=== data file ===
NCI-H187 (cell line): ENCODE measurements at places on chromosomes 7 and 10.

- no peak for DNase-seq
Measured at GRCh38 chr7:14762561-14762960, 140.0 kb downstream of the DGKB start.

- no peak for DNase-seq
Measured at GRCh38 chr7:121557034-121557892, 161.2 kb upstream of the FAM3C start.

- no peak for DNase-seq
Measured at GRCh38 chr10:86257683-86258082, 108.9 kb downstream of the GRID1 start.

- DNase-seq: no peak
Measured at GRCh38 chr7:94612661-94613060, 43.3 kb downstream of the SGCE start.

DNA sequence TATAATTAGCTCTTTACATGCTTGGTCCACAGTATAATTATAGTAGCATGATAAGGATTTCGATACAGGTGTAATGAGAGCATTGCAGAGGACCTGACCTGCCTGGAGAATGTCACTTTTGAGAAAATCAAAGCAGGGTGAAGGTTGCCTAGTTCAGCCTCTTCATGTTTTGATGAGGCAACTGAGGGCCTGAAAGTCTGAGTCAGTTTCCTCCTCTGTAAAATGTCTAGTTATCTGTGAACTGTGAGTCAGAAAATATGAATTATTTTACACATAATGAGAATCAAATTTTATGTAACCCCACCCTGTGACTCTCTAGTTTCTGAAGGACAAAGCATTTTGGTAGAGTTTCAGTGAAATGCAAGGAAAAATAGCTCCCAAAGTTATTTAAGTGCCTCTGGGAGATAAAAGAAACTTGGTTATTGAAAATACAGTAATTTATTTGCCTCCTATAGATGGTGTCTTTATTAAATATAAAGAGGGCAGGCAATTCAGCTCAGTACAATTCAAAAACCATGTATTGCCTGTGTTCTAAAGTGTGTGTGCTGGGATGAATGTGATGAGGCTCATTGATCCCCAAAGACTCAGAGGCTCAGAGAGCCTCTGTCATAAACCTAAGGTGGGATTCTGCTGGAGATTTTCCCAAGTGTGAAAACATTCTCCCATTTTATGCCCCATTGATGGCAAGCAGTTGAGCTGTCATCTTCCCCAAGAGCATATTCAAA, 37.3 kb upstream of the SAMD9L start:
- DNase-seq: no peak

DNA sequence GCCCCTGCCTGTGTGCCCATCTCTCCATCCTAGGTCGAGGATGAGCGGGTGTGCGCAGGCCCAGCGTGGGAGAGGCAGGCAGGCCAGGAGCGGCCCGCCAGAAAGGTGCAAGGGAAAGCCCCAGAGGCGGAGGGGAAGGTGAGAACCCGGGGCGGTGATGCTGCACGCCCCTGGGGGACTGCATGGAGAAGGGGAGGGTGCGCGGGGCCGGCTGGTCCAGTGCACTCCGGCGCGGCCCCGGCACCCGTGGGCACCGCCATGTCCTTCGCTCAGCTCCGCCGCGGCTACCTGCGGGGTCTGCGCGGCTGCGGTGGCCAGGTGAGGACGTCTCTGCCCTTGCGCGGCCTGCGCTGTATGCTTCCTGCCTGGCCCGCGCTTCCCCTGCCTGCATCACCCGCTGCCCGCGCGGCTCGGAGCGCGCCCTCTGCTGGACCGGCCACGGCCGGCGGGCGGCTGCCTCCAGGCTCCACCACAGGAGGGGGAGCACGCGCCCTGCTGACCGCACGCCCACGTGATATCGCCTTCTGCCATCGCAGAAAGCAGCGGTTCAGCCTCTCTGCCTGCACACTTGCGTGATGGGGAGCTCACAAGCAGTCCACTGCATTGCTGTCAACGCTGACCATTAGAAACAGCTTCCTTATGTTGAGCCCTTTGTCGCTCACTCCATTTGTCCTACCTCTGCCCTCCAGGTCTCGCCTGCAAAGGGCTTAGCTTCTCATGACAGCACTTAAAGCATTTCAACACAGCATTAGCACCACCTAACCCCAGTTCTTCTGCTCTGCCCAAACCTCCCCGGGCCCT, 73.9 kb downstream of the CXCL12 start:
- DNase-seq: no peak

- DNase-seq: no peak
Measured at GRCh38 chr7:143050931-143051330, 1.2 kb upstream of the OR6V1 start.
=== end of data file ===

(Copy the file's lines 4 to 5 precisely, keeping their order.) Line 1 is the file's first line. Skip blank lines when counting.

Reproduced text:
- no peak for DNase-seq
Measured at GRCh38 chr7:121557034-121557892, 161.2 kb upstream of the FAM3C start.